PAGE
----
These kitchen beauties were all collected in one op-shop mission. I was actually driving from Wanaka to Dunedin to see my Ma and her Missus, but I'm such a crazed op-shoper that I spent more of the day inside 2nd hand shops (or looking for them) than actually on the road..
There were a couple of especially good ones, I have marked them below.. One was in Roxborough, a cute town, like most South Island town I guess.. and it had a huge collection of enamel coated kitchenware. My dream in life! I bought this teapot for $10 in mint condition for me Ma, and she says its the best pourer she's got! Nice one Roxborough!
The second was in Lawrence, my goodness! She had a box of gorgeous cups, 10c each! I got these four along with many other reasonable priced bits and pieces. So I get to the counter, she carefully wraps my purchases and we have a bit of a chit chat, then to my delight she lifts a tea towel from the counter to reveal an amazing plate of home baked melting moments! I couldn't believe it..I took two. What a friggin awesome lady! I rate this as my no 1 second hand shopping experience.
Oh World Sweet World.. we miss you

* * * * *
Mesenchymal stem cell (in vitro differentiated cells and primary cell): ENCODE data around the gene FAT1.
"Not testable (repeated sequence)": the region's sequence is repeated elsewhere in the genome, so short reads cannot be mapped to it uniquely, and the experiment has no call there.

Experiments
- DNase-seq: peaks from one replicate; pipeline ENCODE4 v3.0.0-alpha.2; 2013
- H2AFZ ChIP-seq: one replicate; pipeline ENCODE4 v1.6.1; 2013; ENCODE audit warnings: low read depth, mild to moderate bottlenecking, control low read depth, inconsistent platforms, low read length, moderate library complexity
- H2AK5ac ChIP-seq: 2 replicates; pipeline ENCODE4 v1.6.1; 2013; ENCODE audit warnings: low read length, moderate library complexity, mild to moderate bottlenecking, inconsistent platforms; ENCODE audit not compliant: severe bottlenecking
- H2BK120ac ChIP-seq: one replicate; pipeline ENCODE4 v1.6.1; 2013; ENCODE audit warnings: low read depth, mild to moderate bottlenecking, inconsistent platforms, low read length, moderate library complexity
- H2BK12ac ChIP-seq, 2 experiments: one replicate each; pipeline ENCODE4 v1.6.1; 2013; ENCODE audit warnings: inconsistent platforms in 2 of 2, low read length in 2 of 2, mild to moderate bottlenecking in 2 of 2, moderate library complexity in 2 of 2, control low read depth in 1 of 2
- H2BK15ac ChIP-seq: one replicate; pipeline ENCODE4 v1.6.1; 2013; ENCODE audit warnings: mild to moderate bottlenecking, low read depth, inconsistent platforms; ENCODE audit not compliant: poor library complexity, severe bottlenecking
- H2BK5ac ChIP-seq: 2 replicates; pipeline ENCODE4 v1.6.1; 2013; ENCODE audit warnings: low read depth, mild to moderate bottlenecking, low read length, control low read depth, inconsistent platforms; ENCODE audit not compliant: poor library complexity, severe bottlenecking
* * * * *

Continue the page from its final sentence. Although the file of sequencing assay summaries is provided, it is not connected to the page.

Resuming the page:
Cheap as Chipped China
One crafty girl, her little car, and a mission to visit every op-shop in the country
When keen crafter Rosa-May Rutherford bought her first car, found herself with both time on her hands and a growing sense of adventure, she hatched a scheme to drive from one end of the country to the other stopping in every small-town op-shop along the way.
Inspired by Ann Packer’s book Crafty Girls’ Road Trip, 24-year-old Rosa-May decided to put her own spin on the fun concept. With a tight budget and little ‘all weather’ driving experience, Rosa was determined none-the-less. She had a plan: to put on loud music, fill her car with petrol and drive from the far north of New Zealand to the deep south, not returning home until her easy-on-the-gas wee Mazda 323 was jam-packed fill with second-hand stuff she could fill her house with, or repurpose for craft projects.
Having fun, seeing new bits of New Zealand, and catching up with friends along the way were all high priority, but Rosa-May’s trip was also strongly informed by her staunch belief that craft-making is made all the better by reusing resources. “There is so much out there to be reused,” she says, “and I was determined to go out and find lots of it”.
While she says it’s great how the majority of crafty New Zealanders will now purchase natural fibres, she is inspired most by the people who have gone the next step and are buying their craft materials second-hand. “I think I would cry if I saw that my friends had bought brand new knitting and crochet needles. The world is overpopulated already with size 3 1/4 knitting needles!”
Having recently finished university and ready to set up her first post-student home, she was also in desperate need of household goodies. So, as well as building up her crafting stocks, the search was on to find old-school kitchen equipment, pre-loved china and anything else that might cozy up her new pad.